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From Readings in English History Drawn From The Original Sources by Edward P. Cheyney, Ginn and Company; Boston; 1908; pp. 311-313.

YEAR 1497 A. D.

Account of the Voyage of John Cabot to America*


Raimondo Soncino, who wrote the following letter, was an Italian clergyman, spending some time in England in the reign of Henry VII. He gives one of the earliest reports of the voyage of John Cabot, this letter being written only about three months after Cabot’s return from his voyage of exploration. The letter not only gives some idea of the plans of Cabot, and the new English interest in discoveries and trade, but shows the keen interest of Italians, such as the writer of the letter and the duke of Milan, to whom it is addressed, in all that was going on in the world.

186. Raimon-
do Soncino to
Sforza, duke
of Milan.
From Lon-
don (Decem-
ber 18, 1497)
Most Illustrious and Excellent My Lord:

Perhaps among your Excellency’s many occupations, it may not displease you to learn how his Majesty here has won a part of Asia without a stroke of the sword. There is, in this kingdom, a Venetian fellow, Master John Caboto by name, of fine mind, greatly skilled in navigation, who, seeing that those most serene kings, first the king of Portugal and then the king of Spain, have occupied unknown islands, determined to make a like acquisition for his Majesty aforesaid.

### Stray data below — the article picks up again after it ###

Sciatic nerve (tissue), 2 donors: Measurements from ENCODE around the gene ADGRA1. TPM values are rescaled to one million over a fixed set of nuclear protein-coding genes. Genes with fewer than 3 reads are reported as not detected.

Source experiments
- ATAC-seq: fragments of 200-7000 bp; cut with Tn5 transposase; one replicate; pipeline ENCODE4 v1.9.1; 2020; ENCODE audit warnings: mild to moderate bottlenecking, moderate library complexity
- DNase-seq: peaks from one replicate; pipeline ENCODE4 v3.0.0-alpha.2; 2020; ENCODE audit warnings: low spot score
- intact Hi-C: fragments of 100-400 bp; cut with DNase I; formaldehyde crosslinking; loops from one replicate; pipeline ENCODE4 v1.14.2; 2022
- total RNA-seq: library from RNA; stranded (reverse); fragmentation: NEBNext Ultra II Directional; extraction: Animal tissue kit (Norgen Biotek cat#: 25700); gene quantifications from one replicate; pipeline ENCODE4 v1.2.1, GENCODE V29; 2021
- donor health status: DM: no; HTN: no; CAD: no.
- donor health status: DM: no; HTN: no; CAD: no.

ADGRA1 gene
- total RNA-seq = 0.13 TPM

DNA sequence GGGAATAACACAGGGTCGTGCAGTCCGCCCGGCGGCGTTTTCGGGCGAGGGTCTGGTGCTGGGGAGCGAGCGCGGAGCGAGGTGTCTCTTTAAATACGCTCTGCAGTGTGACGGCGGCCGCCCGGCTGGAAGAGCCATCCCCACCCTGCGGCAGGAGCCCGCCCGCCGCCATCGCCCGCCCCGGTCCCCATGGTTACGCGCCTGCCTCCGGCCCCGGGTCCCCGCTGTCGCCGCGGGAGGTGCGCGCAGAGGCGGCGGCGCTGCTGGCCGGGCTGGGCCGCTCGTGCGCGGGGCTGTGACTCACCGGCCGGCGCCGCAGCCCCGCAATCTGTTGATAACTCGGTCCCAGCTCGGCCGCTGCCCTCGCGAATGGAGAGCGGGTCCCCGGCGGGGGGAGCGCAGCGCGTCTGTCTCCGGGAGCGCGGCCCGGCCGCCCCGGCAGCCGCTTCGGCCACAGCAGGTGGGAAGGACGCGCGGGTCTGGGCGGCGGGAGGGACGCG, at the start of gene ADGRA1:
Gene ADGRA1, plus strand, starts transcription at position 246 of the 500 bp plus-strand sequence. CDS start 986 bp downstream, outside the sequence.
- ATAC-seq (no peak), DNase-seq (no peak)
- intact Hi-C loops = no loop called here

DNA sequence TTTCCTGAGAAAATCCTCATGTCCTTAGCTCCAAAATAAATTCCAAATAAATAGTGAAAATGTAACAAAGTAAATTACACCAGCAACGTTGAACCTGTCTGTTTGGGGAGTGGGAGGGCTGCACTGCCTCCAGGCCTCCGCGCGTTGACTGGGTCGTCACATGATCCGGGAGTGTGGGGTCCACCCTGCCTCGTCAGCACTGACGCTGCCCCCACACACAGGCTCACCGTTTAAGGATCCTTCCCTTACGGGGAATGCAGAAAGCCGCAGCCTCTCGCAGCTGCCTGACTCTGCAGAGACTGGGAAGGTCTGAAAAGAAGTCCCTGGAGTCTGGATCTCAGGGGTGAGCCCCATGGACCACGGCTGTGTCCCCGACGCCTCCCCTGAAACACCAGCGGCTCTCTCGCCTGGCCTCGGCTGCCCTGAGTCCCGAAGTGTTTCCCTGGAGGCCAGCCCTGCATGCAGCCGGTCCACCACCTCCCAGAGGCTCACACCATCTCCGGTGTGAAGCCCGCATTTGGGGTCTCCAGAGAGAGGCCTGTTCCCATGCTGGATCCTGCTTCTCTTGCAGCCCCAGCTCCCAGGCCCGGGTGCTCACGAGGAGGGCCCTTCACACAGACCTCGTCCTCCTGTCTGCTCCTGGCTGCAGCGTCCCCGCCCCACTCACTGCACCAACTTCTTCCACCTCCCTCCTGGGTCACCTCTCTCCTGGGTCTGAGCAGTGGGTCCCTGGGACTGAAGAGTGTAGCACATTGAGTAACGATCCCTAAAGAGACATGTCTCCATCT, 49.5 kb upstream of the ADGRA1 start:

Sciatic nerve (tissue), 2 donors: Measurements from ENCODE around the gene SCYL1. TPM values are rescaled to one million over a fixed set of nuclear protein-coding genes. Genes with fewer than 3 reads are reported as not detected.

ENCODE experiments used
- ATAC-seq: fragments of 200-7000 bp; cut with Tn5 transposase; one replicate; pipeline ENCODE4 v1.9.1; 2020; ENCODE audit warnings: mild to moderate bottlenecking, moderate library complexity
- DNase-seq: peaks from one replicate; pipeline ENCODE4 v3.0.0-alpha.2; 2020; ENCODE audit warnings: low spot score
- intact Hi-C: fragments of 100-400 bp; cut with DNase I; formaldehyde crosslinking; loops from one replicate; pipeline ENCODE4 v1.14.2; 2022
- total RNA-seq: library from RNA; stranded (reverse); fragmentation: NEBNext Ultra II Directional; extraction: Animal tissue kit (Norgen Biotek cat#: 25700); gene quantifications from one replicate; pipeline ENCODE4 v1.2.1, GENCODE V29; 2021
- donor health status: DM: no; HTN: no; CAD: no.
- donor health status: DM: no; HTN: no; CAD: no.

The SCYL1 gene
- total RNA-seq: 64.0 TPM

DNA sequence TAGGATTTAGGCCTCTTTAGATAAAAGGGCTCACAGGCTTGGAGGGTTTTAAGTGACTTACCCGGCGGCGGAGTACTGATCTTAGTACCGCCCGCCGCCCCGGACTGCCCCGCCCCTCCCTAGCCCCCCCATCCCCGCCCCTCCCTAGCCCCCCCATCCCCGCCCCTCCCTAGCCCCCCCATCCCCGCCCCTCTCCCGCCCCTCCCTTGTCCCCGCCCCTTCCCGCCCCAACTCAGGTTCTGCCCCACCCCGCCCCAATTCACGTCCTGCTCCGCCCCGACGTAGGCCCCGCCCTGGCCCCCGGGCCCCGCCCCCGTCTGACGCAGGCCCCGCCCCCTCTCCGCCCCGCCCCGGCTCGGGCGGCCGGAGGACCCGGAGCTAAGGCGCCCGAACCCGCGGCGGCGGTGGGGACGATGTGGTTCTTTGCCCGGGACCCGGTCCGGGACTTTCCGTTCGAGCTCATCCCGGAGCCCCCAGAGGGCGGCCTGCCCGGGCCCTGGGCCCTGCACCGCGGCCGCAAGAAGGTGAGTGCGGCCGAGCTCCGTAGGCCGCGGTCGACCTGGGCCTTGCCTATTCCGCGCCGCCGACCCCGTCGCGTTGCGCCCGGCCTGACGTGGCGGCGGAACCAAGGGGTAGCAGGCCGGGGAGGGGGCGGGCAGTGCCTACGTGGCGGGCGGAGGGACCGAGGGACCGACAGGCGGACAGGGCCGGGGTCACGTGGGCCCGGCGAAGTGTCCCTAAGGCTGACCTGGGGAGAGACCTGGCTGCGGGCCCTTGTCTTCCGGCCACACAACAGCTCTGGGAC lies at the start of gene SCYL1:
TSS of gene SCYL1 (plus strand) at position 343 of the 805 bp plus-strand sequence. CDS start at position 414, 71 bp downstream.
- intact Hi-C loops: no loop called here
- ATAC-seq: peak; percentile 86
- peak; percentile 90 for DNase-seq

And having obtained royal grants that he should have the usufruct of all that he should discover, provided that the ownership of the same is reserved to the crown, with a small ship and eighteen persons he committed himself to fortune; and, having set out from Bristol, a western port of this kingdom, he passed the western limits of Ireland. Then standing to the northward, he began to sail toward the oriental regions, leaving (after a few days) the north star on his right 312 hand. Having wandered about considerably, at last he struck the mainland, where he planted the royal banner and took possession on behalf of this king, and having taken certain tokens, returned thence.